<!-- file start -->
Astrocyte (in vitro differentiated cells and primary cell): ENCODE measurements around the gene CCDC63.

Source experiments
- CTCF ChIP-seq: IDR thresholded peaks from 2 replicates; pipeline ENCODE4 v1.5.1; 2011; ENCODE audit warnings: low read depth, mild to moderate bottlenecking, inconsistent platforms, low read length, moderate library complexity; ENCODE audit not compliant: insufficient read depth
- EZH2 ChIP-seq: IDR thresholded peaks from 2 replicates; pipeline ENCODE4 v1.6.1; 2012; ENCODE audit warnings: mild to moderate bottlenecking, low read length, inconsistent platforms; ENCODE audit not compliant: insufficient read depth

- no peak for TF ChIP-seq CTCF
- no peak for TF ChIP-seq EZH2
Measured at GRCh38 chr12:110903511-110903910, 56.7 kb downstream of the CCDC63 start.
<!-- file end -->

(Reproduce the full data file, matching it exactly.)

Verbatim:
Astrocyte (in vitro differentiated cells and primary cell): ENCODE measurements around the gene CCDC63.

Source experiments
- CTCF ChIP-seq: IDR thresholded peaks from 2 replicates; pipeline ENCODE4 v1.5.1; 2011; ENCODE audit warnings: low read depth, mild to moderate bottlenecking, inconsistent platforms, low read length, moderate library complexity; ENCODE audit not compliant: insufficient read depth
- EZH2 ChIP-seq: IDR thresholded peaks from 2 replicates; pipeline ENCODE4 v1.6.1; 2012; ENCODE audit warnings: mild to moderate bottlenecking, low read length, inconsistent platforms; ENCODE audit not compliant: insufficient read depth

- no peak for TF ChIP-seq CTCF
- no peak for TF ChIP-seq EZH2
Measured at GRCh38 chr12:110903511-110903910, 56.7 kb downstream of the CCDC63 start.